Guildford Black Friary
The Friary Centre lies on the site of the friary
|Diocese||Diocese of Guildford|
|Founder(s)||Queen Eleanor of Provence|
|Important associated figures||Richard Fitz Alan, Earl of Arundel and Surrey; Henry VIII|
|Public access||Not applicable|
A house of Dominican friars was founded in Guildford by Queen Eleanor of Provence, at some time after the death of her husband Henry III. The friary was on the east bank of the river, north of the current High Street in Guildford at the end of the present Friary Street, In 1275 on 6 March, Edward I granted the Dominican friars a road leading from Guildford to the royal park opposite, across the river to be enclosed for enlarging their area. Later, Henry VIII had a hunting lodge built within the precincts of this enlarged area. However, he later retained the priory in his own lands, and converted the friary house into a dwelling as an occasional royal resort.
The friary was dissolved on 10 October 1538 but the house remained standing until 1606 when it was partly pulled down on the instruction of Sir George More, who carried away the materials by leave of George Austen, possibly to build the wing which Sir George added to Loseley Park. In 1630 the site was granted in fee simple to the Earl of Annandale, and on this site he had a new house built by Inigo Jones. This property was eventually changed into barracks in 1794, and pulled down in 1818.
The site of the friary later was built over and occupied by the Friary Brewery and latterly Guildford's Friary Shopping Centre.
Friary of Crutched Friars
Before the shopping centre was built, the site of the Friary was excavated in 1974 and 1978. During these excavations, traces of an earlier building were found under the Dominican building. This building had pottery dating after 1250. It has been suggested that this was the House of the Friars de Ordine Martyrum at Guildford. Also referred to as the 'Fratres Ordinis S Morise de Ordine Cruciferorum', this was a small and short-lived order, who came to Britain in 1244. In 1260 they were given permission to inhabit a piece of land they had acquired at Guildford. The Friars de Ordine Martyrum was dissolved by the Council of Lyons in 1274, along with a number of the smaller orders including the Friars of the Sack and the Pied Friars. The excavations revealing a structure built after 1250 but which must have ceased to exist before 1275, along with the documentary evidence for the presence of the Friars de Ordine Martyrum supports the suggestion that this was the original Friary. The Friars de Ordine Martyrum, were one of a number of small orders that have been loosely grouped under the umbrella of the Crutched Friars or Crossed Friars, all of whom followed the Augustinian tradition, and who came to England in the 13th century from Italy.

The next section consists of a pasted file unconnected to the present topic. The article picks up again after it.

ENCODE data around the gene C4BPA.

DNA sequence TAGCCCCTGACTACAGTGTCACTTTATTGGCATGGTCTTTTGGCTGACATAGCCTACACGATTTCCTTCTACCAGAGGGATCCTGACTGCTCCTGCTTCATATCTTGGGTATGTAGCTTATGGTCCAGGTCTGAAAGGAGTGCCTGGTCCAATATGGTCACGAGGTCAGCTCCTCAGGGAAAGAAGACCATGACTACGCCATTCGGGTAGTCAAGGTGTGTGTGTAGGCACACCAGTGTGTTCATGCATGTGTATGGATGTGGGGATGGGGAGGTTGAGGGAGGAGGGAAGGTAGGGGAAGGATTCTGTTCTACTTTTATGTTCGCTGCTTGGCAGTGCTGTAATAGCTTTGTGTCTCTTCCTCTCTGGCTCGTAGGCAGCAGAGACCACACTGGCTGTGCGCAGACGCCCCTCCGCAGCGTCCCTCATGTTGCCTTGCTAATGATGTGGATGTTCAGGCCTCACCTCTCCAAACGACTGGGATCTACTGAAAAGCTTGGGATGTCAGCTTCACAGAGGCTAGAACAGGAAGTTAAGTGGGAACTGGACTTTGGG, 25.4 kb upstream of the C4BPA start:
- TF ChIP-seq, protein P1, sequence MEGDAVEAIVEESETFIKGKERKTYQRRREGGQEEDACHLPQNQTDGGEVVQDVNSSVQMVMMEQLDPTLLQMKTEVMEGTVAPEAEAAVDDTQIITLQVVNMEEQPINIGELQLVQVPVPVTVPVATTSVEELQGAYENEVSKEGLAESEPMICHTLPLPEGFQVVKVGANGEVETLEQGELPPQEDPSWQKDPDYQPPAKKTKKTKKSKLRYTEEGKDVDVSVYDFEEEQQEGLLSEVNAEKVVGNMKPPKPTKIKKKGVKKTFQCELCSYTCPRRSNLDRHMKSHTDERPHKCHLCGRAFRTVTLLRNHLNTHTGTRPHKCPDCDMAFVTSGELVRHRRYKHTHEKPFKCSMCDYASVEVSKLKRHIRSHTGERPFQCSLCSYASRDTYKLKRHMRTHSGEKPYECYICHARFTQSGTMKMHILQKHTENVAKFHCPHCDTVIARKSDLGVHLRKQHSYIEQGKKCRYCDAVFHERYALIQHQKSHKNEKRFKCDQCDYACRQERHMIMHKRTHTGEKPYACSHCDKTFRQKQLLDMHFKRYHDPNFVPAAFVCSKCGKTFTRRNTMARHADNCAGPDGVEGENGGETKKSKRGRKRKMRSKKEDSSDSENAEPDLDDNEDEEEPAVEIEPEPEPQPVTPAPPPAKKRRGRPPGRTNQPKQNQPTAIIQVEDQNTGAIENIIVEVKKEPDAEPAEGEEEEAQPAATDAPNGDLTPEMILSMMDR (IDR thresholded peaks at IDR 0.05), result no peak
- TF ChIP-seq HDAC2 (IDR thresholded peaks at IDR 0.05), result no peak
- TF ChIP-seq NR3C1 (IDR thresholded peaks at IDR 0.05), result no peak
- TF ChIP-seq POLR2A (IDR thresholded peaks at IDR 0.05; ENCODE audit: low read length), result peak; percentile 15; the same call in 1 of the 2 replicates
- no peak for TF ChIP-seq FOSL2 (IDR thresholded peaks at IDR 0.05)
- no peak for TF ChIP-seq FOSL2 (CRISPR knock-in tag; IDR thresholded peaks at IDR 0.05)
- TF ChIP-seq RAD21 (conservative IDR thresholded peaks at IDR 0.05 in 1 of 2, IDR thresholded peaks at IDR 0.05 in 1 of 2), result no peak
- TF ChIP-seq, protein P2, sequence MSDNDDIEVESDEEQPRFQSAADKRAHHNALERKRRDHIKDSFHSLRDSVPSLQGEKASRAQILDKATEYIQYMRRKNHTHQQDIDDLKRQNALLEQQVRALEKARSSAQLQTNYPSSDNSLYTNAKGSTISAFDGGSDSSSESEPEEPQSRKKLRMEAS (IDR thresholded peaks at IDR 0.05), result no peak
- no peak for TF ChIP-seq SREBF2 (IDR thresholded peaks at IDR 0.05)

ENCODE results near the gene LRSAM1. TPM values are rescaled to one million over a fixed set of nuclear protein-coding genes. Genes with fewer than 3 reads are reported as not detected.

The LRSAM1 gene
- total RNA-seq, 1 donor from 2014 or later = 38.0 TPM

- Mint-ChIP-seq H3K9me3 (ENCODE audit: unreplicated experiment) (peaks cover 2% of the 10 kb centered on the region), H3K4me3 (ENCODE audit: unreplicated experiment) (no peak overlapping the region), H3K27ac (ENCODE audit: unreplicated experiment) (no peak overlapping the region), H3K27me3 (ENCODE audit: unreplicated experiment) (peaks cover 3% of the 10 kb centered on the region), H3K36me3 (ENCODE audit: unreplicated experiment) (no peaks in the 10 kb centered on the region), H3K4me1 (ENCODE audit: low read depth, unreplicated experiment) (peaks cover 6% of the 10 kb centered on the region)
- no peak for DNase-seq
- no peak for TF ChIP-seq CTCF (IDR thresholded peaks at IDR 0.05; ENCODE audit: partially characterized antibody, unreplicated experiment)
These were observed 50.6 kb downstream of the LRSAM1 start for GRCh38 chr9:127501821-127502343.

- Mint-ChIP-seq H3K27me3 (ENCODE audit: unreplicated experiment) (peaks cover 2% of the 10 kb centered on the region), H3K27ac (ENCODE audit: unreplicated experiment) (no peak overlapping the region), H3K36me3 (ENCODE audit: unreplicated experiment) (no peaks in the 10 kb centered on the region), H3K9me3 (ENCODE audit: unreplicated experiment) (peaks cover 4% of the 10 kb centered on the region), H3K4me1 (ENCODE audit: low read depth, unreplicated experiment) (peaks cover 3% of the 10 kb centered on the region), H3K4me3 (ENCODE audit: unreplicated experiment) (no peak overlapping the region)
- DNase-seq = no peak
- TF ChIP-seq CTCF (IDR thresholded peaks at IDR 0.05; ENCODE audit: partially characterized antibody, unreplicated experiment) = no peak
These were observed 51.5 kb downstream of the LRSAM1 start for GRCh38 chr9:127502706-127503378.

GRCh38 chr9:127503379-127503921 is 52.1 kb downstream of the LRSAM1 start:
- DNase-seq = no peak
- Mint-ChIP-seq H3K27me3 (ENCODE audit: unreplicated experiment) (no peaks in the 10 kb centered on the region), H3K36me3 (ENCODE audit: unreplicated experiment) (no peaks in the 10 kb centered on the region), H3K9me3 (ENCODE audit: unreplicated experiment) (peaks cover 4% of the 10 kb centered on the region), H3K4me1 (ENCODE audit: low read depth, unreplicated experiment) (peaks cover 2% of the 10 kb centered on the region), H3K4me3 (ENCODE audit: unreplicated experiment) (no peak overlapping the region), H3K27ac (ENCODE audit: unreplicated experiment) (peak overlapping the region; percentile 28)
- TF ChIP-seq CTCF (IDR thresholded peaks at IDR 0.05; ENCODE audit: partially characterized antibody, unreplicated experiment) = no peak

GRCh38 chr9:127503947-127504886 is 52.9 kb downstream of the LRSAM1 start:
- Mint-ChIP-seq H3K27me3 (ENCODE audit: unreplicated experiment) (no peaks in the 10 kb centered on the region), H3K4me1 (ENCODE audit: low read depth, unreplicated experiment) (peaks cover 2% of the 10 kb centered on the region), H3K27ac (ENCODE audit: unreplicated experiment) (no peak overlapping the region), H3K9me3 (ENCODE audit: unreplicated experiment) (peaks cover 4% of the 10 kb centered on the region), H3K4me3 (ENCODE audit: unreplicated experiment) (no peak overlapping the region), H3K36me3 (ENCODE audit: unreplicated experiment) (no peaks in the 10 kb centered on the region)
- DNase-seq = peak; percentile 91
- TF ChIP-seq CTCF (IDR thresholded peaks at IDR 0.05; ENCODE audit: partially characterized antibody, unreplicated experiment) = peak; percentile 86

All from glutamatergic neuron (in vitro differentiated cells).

There has also been the suggestion of a later House of Crutched Friars in Guildford associated with the Spital, or St. Thomas's Hospital, that once stood in the angle between the Epsom and London roads in Guildford. However, the only authority for the existence of a house of crutched friars at Guildford is Speed's "History of Great Britaine" in 1611. But no other writer mentions this group.
- H.E. Malden (editor) (1967). "Friaries: Dominican Friars of Guildford". A History of the County of Surrey: Volume 2. Institute of Historical Research. Retrieved 4 November 2011.
- H.E. Malden (editor) (1911). "The borough of Guildford: Introduction and castle". A History of the County of Surrey: Volume 3. Institute of Historical Research. Retrieved 21 November 2011.
- Guildford Borough Council - The Friary
- HER 1654 - House Of Friars De Ordine Martyrum (Pre 1260?), Guildford
- HER 1653 - Alleged Priory Of Crutched Friars, Guildford
- John Caley, Sir Henry Ellis, Bulkeley Bandinel, William Dugdale, Monasticon anglicanum: a history of the abbies and other monasteries, hospitals, frieries, and cathedral and collegiate churches, with their dependencies, in England and Wales; also of all such Scotch, Irish, and French monasteries as were in any manner connected with religious houses in England., p1587, (Longman)